A Halloween History of Baseball Uniforms

Kyle Terada-USA TODAY Sports

Baseball costumes, uh, uniforms have been part of American culture since 1849. There have been a few wardrobe changes since then.

[Author's note: The truth of what follows is courtesy of the National Baseball Hall of Fame. The rest is a product of Halloween-theme desperation and a dysfunctional childhood.]

History claims that baseball's first official club, the New York Knickerbockers, was organized in 1845. Interestingly, the club did not adopt its uniform-straw hats, blue pantaloons, and white jerseys-until 1849 when community outrage forced the team to wear something more than just straw hats. Too many bockers covered by too few knickers.

The blue-and-white color scheme was meant to imply a more professional class, similar in dignity to police or military uniforms. The understated colors were also intended to distinguish the cosmopolitan Knickerbockers from the rube teams in the small towns that wore garish outfits of reds, greens, and golds. (Has anything changed?)

In 1869, the Cincinnati Red Legs, the first professional baseball team, wore uniforms that emulated golf attire, knee-length knickers and high stockings. That look became the standard throughout baseball until the 1980's when Don Baylor discovered, by wearing his pants legs down to his shoes, he could avoiding wearing socks altogether.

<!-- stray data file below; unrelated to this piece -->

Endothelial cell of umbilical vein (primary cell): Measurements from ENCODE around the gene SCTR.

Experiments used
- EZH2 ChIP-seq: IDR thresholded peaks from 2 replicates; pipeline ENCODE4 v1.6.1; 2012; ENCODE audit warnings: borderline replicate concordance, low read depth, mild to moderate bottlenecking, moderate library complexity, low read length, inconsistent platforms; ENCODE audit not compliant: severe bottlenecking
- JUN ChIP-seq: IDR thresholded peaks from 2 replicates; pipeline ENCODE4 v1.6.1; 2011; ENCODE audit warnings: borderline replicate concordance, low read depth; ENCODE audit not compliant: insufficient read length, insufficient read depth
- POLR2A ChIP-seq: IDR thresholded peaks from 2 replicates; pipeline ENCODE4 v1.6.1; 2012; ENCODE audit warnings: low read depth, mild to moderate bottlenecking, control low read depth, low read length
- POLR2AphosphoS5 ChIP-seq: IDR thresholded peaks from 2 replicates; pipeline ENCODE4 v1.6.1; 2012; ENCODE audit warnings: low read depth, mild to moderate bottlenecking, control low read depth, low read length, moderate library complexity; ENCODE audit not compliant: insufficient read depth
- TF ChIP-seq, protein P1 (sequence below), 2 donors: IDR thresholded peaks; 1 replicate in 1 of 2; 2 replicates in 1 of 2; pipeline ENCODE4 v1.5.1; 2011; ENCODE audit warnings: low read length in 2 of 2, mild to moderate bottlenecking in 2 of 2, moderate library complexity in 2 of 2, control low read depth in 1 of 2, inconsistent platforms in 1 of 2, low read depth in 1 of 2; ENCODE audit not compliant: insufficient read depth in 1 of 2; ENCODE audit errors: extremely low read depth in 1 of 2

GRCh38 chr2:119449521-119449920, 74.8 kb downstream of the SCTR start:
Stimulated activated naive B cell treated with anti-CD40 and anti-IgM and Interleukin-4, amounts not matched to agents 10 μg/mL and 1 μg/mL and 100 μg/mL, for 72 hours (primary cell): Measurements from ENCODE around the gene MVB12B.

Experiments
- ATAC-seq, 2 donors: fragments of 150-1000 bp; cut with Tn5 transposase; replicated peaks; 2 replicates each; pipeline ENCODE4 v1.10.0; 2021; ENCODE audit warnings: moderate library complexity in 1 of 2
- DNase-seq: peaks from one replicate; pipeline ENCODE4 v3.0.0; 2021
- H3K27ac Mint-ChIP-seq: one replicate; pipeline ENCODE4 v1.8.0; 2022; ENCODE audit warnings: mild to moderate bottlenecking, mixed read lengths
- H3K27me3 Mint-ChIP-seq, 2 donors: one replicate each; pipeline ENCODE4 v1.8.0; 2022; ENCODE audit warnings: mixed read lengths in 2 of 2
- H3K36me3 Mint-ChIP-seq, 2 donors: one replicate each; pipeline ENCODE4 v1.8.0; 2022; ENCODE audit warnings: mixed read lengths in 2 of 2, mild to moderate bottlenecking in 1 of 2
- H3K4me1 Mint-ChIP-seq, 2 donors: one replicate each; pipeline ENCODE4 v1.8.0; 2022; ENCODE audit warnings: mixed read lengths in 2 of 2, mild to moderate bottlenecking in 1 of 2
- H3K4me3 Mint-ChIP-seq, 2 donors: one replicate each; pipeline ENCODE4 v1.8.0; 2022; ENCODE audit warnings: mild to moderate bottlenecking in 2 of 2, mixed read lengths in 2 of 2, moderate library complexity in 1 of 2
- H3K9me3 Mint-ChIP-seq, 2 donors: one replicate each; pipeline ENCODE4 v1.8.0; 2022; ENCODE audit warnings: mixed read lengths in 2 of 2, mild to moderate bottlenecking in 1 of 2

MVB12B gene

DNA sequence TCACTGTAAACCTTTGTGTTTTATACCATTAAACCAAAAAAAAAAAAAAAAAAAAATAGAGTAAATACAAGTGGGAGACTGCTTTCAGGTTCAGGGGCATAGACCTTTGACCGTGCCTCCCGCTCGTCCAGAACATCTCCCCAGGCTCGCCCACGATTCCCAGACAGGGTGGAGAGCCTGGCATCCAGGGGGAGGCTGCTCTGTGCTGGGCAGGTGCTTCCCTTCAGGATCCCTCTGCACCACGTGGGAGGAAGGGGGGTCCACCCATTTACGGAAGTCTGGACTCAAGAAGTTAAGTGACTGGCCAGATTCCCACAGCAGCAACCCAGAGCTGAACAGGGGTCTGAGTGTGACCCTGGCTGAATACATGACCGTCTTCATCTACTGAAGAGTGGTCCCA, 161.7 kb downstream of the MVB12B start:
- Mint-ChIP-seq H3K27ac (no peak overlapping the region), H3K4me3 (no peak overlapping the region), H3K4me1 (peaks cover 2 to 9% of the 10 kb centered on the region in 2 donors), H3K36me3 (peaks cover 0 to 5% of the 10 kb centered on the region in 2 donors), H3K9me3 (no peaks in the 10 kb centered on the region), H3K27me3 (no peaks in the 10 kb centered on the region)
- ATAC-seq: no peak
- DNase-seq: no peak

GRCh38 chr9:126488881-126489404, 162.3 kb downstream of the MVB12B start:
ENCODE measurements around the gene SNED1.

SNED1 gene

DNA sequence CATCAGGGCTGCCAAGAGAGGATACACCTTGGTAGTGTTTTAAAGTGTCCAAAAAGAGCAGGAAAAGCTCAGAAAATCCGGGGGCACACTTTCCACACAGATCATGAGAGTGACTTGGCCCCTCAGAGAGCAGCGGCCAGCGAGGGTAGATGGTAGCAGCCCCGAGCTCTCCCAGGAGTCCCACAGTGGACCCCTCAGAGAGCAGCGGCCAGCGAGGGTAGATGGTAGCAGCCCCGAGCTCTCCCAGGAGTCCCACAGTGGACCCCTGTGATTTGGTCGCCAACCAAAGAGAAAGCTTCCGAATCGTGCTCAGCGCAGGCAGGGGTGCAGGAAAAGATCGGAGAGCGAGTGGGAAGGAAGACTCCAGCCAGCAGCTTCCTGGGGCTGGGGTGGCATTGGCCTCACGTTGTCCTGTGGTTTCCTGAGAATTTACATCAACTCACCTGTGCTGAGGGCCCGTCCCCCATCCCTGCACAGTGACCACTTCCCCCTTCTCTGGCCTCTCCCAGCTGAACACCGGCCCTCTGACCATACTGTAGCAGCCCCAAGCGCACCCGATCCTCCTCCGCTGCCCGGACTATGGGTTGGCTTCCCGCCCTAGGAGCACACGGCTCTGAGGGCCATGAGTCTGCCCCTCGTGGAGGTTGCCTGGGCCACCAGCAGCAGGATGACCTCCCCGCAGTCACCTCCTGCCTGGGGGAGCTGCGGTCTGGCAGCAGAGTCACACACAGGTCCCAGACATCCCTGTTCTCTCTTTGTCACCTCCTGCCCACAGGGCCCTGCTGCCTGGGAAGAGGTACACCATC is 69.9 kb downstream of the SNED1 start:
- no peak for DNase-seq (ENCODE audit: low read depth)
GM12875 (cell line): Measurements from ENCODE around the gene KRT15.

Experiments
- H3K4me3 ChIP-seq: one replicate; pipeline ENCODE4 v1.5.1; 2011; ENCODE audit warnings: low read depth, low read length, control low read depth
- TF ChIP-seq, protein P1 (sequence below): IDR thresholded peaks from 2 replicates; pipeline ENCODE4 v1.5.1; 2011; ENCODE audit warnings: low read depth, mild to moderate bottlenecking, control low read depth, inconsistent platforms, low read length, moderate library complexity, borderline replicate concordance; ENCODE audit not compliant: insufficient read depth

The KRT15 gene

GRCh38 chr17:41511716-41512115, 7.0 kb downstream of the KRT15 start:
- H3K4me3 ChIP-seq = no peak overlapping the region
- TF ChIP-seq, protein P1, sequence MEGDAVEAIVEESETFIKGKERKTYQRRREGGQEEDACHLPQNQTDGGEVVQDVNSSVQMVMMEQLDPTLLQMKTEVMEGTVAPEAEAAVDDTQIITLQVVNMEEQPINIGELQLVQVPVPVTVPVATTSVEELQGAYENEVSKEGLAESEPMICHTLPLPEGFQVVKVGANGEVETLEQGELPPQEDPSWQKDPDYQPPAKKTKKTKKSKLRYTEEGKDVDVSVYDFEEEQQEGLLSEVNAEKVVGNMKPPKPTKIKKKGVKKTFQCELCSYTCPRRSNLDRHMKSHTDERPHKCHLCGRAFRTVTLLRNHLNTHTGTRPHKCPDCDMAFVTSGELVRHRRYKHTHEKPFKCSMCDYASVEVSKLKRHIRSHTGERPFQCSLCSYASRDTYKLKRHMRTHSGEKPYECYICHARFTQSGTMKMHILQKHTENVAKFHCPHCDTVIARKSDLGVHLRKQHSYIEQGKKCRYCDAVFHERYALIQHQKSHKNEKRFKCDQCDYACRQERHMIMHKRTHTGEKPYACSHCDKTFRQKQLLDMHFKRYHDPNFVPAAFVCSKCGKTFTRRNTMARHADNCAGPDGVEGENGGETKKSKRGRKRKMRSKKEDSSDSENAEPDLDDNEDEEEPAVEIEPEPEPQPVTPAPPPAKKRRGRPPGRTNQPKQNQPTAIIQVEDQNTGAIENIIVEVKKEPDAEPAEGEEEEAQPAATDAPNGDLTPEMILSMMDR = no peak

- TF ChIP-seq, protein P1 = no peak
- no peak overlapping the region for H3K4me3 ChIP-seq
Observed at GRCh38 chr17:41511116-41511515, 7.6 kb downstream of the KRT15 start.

In 1882, baseball uniforms became color-coded according to each player's position. First basemen dressed in scarlet stripes while shortstops wore solid maroon. The stockings were all the same color so you could tell one team from another. The uniforms were generally derided as clown costumes. Clowns immediately hired Alex Rodriguez' lawyers and sued baseball for fashion defamation.

Believe it or not, there was once a team called the Brooklyn Bridegrooms. (It later became the Brooklyn Dodgers, and whatever happened to them?) In 1889, the Bridegrooms wore checkered uniforms. Later, they experimented with satin uniforms before switching to robin's egg-blue tuxedos and ruffled shirts rented from The Men's Wearhouse.